Wednesday, July 6, 2022

Life as a Fat Flattie

 Well, I've been gone a long time once again.  There's a lot to catch up on, so here goes.
I'm still recovering from my double mastectomy back in September of 2021.  I'd probably be further along with the healing process had I not needed a second, revision surgery to correct the mess the breast surgeon left behind.  I'm not a vain woman, but I cannot believe the surgeon was serious when she said she 'did the best she could'.  What I was left with was a travesty.  I have shown pictures of my scars to friends and their gasps of shock and disbelief say it all. 

All I can say after going through the experience is this: Make sure the surgeon shows you pictures of their work. If I had seen what this doctor's results looked like, I'd have literally run from her.  There is a thing called 'Flat Denial' when it comes to doctors, and it's not right. 

I was able to find a plastic surgeon who took on the challenge of correcting what she could on March 3, 2022.  Another surgery, twenty inches of incisions, drains, and compression garments.  Though the end result is not perfect, it is at least easier to look at myself in a mirror.  Sort of. 

I've had so many doctor appointments; up to three times a week, and it's hard to get much done when we're constantly heading to one clinic or another.  Physical therapy has been a godsend for me, though.  I've had around fifteen sessions since last September and with work and luck, I've been able to regain a good part of my range of motion.  I still need to keep at the stretching for life now.

Since the tumor was removed entirely with surgery and I had no lymph node involvement, the next step was endocrine therapy with aromatase inhibitors for five to ten years.  I did try them for six and a half weeks, but the side effects made me miserable.  The oncologist wasn't thrilled with my decision to not take the drugs any longer, but he understood.  I have a ten percent chance of recurrence if I do not take them, which would be lowered to six percent if I did.  For as awful as I felt, four percent didn't seem to be enough of a benefit, and sad to say, there are no guarantees for any of us.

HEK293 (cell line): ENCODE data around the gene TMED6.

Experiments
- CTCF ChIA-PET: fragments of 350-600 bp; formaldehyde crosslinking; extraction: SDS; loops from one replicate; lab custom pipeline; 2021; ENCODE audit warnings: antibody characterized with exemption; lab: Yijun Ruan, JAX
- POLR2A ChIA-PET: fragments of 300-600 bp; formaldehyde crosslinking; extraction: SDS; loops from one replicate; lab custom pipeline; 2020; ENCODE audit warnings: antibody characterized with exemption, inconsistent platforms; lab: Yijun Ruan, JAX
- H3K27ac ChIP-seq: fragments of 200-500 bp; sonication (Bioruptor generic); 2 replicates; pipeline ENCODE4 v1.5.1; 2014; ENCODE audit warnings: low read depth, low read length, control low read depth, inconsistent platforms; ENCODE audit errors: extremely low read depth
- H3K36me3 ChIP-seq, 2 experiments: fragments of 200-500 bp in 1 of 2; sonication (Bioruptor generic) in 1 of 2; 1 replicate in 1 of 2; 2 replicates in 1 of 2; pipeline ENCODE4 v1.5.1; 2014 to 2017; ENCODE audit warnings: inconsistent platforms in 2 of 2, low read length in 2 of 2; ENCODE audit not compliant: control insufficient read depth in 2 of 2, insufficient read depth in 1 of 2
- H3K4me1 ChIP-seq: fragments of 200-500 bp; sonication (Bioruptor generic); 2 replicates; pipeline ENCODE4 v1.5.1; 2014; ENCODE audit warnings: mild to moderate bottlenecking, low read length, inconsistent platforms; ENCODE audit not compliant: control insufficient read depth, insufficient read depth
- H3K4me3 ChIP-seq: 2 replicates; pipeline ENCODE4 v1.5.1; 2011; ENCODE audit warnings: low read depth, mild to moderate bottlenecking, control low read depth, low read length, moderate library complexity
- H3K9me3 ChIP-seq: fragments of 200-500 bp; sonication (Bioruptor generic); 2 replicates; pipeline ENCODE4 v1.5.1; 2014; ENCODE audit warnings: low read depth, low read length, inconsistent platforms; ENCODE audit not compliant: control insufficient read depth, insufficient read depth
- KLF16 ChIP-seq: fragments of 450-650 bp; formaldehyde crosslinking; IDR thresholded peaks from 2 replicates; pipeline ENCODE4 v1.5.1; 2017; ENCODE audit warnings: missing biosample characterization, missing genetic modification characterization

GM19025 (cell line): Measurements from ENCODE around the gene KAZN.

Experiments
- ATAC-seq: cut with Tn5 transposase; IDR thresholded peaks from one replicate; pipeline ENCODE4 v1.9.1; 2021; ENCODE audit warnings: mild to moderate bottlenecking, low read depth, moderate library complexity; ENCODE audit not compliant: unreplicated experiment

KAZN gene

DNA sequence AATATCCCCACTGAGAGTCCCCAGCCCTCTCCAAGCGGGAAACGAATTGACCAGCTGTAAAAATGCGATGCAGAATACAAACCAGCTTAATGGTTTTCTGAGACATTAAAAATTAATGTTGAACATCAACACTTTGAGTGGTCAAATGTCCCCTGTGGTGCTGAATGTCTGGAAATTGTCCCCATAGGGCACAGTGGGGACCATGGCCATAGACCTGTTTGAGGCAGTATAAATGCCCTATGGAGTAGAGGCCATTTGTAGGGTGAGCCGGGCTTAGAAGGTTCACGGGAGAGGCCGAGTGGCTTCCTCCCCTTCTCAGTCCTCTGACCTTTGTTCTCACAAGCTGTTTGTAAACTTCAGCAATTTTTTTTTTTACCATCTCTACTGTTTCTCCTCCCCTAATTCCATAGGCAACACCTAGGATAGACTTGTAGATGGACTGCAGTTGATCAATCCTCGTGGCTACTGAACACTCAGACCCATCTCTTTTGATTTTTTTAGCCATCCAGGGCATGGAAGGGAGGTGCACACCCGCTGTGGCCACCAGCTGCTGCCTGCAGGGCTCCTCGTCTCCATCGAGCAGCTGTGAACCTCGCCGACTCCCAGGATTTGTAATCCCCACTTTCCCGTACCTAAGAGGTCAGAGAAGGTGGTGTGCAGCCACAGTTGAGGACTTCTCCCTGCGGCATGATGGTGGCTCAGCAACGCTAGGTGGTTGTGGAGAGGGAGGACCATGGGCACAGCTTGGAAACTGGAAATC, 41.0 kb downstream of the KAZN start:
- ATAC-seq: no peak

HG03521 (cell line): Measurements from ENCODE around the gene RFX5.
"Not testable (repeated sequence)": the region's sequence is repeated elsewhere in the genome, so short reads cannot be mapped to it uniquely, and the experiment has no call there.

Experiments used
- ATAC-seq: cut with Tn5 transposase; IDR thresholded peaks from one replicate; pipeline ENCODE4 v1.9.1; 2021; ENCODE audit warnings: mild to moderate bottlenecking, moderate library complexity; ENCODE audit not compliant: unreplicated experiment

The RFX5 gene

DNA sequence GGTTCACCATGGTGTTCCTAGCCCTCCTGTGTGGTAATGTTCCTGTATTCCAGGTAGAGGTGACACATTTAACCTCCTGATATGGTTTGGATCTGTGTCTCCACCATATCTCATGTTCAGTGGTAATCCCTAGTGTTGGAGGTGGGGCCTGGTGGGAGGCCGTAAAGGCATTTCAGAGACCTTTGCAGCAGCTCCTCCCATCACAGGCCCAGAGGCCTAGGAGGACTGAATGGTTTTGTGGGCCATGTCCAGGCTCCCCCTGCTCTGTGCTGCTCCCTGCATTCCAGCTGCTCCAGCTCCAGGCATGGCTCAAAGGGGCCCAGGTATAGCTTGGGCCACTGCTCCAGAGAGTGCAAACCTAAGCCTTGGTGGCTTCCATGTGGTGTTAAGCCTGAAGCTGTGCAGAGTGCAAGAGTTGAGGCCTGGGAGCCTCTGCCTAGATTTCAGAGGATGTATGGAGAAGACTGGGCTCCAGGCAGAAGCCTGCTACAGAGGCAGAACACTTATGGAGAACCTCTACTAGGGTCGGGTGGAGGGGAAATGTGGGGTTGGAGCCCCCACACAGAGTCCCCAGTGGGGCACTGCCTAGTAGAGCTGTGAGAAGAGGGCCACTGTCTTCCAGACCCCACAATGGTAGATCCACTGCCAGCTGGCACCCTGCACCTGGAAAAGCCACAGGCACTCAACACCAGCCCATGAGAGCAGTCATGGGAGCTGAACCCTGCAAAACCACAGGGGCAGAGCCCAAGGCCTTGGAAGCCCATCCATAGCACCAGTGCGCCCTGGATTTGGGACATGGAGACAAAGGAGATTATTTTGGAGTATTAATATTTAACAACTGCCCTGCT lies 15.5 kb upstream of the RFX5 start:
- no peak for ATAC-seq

What many women don't realize (well, ok, perhaps this isn't a problem for thin women) but after a mastectomy, hiding in plain sight from me under what used to be bosoms, is a belly.  Many women in support groups refer to it as the 'Buddah Belly' which is pretty self-explanatory.  Once my ample chest was gone I look like Winnie the Pooh's long-lost cousin, Karen Pooh.  Ugh, it's not pretty.

I did not opt for reconstruction since, knowing me, I'd probably puncture an implant with a tree branch or tractor steering wheel.  Plus, the additional surgeries needed and more pain just doesn't seem worth it to me.  I decided to stay flat, which, with the exception of the botched surgery, I still do not regret.  Except, when I see my profile from the side.  As Piglet from the aforementioned Winnie the Pooh would say, "Oh, d.d.d.d.d.ear........!"  Oh dear, indeed.

Yes, I can be fitted for custom made prostheses, but I haven't taken that step yet.  From what I've heard, they are heavy, hot and annoying and I'd have to wear a bra again.  One perk of all of this is no more of those torture devices.  Still, I did invest in some relatively affordable, lightweight foam breast forms that I do like.  In addition, a kind organization made me some Knitted Knockers, which are also very nice.  I especially like having something to protect my scars and tender chest wall, and also a diversion from the stares I sometimes receive. 

The biggest problem with the prosthetics during the summer is sweat.  In no time at all, the foam forms soak up the moisture and it's like wearing a wet sponge on your chest wall.  No fun!  So, pride out the window, I go flat and often forget about how I look.  That is, until a neighbor stopped in the other day.